For decades, cyclewear was simple: other than close-fitting shorts and shirts, made largely from wool and dyed garish hues, there wasn't much on offer.
Commuting cyclists and weekend warriors alike made do with outer wear and accessories designed for general outdoor use, mixing and matching water- and wind-proof garments as best they could. Style-conscious riders carried other, more fashionable clothes with them and ditched their kit at the earliest opportunity.
Slowly, things began to change. First came advances in materials: during the 1990s, clothiers began to develop new synthetic blends, taking particular advantage of spandex (or Lycra). Fit and durability increased markedly.
"Cyclewear is almost exclusively synthetic now," says Mike Blewitt, group editor of Bike Australia and Australian Mountain Bike magazines.
"There are still wool blends, because wool is very comfortable next to the skin and doesn't smell as much [as synthetics] after exercise. But in general, the industry has moved on."
As the new millennium dawned, cyclewear aesthetics began to develop, too, thanks in part to the rise of cycle-commuting culture and the introduction of bike-share schemes in major cities around the world. For the first time, looking good while riding became a priority.
More style choices
"That's when we began to see the number of style choices increase dramatically," says Blewitt.
"Ten years ago, if you went to your local cycle shop or sports store your only option might have been a replica of a big European pro team's kit. These days, that's a really odd thing to buy."
Today, cyclewear brands employ teams of skilled and inventive designers to create kit that reflects trends in the broader world of fashion. These garments are often produced in small quantities, creating a sense of exclusivity among consumers and encouraging riders of all abilities to craft a distinctive on-bike look by mixing and matching limited-edition pieces.
Australian cyclewear brand Attaquer has ridden this fashion wave and garnered an international reputation in the process. Founded in 2012, it uses designs by Australian street and fashion artists and manufactures its garments in Italy. Limited-edition collaborations, such as its current mini collection with the estate of New York street-art icon Keith Haring, have seen Attaquer develop considerable cachet.
The rise in fashion-forward cyclewear is encouraging mainstream fashion brands to dip their toes in, too. While sportswear behemoths such as Nike and Adidas have dabbled in cyclewear and cycling-inspired apparel before, top-shelf clothing companies have, until now, seen little reason to follow suit.
But the remarkable success of fashion icon Sir Paul Smith's cyclewear inspired line, PS by Paul Smith, is causing considerable chatter in fashion circles.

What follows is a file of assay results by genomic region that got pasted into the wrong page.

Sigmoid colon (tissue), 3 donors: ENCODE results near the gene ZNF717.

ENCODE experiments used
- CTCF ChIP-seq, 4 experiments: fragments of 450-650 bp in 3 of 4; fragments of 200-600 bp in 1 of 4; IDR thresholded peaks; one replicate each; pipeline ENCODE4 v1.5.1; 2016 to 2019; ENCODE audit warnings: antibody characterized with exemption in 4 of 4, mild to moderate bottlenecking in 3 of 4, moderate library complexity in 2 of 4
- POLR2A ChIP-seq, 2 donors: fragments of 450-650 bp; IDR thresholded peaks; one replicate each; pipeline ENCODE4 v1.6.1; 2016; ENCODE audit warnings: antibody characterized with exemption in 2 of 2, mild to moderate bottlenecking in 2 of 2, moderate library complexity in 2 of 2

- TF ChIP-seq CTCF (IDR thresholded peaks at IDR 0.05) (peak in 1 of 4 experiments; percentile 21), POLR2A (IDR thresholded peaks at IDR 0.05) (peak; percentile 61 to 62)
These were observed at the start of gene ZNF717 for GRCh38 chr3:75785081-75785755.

"I've always tried to design clothes that can be worn and not just clothes that look nice on a mannequin, and this is particularly true for my PS by Paul Smith collection.
"The autumn-winter 2017 collection is focused around six key pieces, each of which has a key function: the two-in-one jacket is reversible, the Be-Seen Jacket has reflective panels and the City Cycling Suit is made from very durable Cordura fabric.
"It combines my love of cycling with an understanding of how the modern market demands clothes that you can really live your life in."
Since launching in 2016, 11 PS by Paul Smith shops have opened around the world, including in London, Paris, Hong Kong, Osaka and Seoul, with further openings planned. The brand is available in Australia at selected David Jones stores, at Paul Smith's Melbourne store and online.
Sir Paul says he grew up hoping to be a professional cyclist, a dream that was dashed after a serious accident as a teenager. As a child, he says, "I'd ride for miles and miles in just ordinary shoes, woollen socks, corduroy shorts and an ordinary sweater, not any Lycra to be seen! How things have changed."
Labour of love
Today, crafting clothes for cyclists is both a labour of love and an intellectual challenge for the designer.
"I recently designed the race leader's pink jersey for the Giro d'Italia, which was an absolute privilege, albeit a tricky job," Sir Paul says.
"It was very well-received but made me realise how different it is designing for sports. Cyclists are so specifics about the length of the zips, the breathability of the fabric and so on. It fascinates me."
Now more than ever, designers and manufacturers – from titans such as Paul Smith to boutique companies in Australia – are listening to what cyclists want from their kit and reacting accordingly.
Blewitt says a key frontier in 2017 is the development of better crash-resistant fabrics that use a greater concentration of Kevlar for protection.
"The other big thing is custom-wear," he adds. "If you're a group of weekend riders or weekday commuters, you can now approach companies with your logos and other design specs and they'll create something unique for you. Some companies will even do one-offs."
One such company, Spin Cycle Clothing in Adelaide, is developing a laser-scanning process that will allow it to manufacture custom-fitted cyclewear – so it will soon be possible to dictate every aspect of your kit, from fit to material to colour. The future beckons.
This story first appeared in the AFR's Life & Leisure magazine.